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Have You Been Planking? Do You Owl? Did You Ever Teapot?

Yes, they really are verbs.

Every summer there is a new fad and the summer of 2011 is no exception.

Who would have thought that lying down—for God only knows how long—with arms tightly at the sides of your rigid body, would be this summer’s craze? It’s called “planking” and it has taken the summer of 2011 by storm.

Lie face down, arms at your side, fingers and legs pointed, body rigid. That’s it. Do it, and you’re done! While mimicking the style of a plank, some “plankers” have raised (or lowered) the act to another level by “creatively” planking in strange or unusual places.

Planking has been variously described as a practice that ultimately unites the world, a pointless internet craze, potentially dangerous, and just plain stupid. Once one is in planking position, a friend is enlisted to document the pose. The image is then uploaded and shared with the world via the Internet. This is critical since without the image, you’re just a person lying down.

There are about as many people claiming to have started the planking craze as there are photos of people planking. However, one thing is certain: contrary to some reports, planking is not a new phenomenon. Originally called the Lying Down Game, planking was reportedly invented 14 years ago by Brits Gary Clarkson and Christian Langdon, then 15 and 12. Out of boredom, the duo would perform the plank in public places, amusing one another and baffling onlookers. As Clarkson explained, "It was just a really stupid, random thing to do."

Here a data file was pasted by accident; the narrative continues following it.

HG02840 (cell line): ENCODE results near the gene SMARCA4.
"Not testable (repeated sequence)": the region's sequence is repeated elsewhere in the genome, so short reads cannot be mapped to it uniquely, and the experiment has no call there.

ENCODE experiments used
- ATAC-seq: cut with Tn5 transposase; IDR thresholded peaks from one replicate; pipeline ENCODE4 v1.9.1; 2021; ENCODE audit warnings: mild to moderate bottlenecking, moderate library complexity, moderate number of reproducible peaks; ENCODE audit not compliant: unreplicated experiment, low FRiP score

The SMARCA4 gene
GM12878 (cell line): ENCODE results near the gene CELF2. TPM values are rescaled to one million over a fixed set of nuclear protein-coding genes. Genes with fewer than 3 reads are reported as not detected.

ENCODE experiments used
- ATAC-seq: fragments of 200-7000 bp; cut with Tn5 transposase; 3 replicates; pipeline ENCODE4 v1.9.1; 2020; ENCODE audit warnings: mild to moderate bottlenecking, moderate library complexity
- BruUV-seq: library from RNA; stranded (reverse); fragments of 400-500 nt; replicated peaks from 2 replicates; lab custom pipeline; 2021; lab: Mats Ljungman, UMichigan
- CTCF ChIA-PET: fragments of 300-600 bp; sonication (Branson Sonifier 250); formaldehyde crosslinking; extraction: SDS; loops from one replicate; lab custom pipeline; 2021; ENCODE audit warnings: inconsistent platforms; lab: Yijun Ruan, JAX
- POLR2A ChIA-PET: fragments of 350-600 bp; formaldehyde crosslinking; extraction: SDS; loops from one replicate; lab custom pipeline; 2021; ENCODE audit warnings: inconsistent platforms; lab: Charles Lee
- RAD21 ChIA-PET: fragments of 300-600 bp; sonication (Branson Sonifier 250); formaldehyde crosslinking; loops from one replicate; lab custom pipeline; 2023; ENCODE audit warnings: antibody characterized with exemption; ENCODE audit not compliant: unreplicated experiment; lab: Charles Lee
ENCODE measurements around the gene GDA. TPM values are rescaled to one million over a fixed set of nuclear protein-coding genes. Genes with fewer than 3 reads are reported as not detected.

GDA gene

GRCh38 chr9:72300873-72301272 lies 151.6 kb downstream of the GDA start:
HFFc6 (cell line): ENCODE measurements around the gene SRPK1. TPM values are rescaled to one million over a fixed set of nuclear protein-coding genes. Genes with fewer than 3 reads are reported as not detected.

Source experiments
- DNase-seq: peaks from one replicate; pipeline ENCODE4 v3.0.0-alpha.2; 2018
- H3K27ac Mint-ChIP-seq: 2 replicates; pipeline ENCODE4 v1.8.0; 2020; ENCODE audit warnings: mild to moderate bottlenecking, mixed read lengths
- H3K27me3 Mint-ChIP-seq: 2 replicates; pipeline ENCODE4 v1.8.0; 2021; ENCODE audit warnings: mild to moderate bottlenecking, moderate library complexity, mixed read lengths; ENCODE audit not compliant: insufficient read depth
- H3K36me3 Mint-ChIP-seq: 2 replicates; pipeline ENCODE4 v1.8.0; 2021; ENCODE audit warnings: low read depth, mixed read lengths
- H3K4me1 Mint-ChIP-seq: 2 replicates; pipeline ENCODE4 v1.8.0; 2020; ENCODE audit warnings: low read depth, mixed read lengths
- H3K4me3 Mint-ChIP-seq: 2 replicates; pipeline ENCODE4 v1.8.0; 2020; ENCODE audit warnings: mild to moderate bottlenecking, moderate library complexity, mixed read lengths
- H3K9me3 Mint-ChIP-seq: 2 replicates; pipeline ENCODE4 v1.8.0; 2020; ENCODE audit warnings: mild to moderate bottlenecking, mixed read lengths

The transition from “The Lying Down Game” to “Planking” seems to have occurred more recently when it seemingly became a national pass time in Australia and photos of adherents went viral.

It seems as though everyone is planking—from your next door neighbors to A-list celebrities. Rapper Chris Brown recently tweeted a photo of his planking style to his followers as did teen heart throbJustin Bieber. Even uber playboy Hugh Hefner tweeted his planking prowess.

As with many practices, when taken to the extreme, things can sometimes go dangerously awry. Earlier this year, 20-year old Australian Acton Beale was working on getting plank poses to post on the Internet. As he lay down on a seventh-story balcony, he fell to his death. Despite planking’s huge global following, Beale is the only person on record to date to die from the craze. The Facebook group Global Planking boasts more than 116,000 likes, and it appears that, for all the sillyness it might involve, planking is considerably less fatal than .

Recently the planking craze has come under fire as critics have compared the practice with the manner of stowing African slaves upon the planks of a slave ships lower hold. In a tweet, entertainer Xzibit suggested that practitioners “educate themselves” to the racial overtones suggested by planking. While the Middle Passage did indeed consist of stacking slaves in unbearably tight quarters while transporting them to slavery, one would be hard pressed to draw a parallel between that horrific practice and individuals of all races voluntarily lying face down, having a photograph taken, and posting it online.

Like “flash mobs” before it, planking is certain to be just a passing phase. In fact, “owling,” “teapotting” and “batting” have been trying to make inroads into the planking craze—and not a moment too soon. With the summer days slowly waning, perhaps we will all be able to return to the more productive practices of reading, writing and studying. In the meantime, if you plank, do so responsibly.

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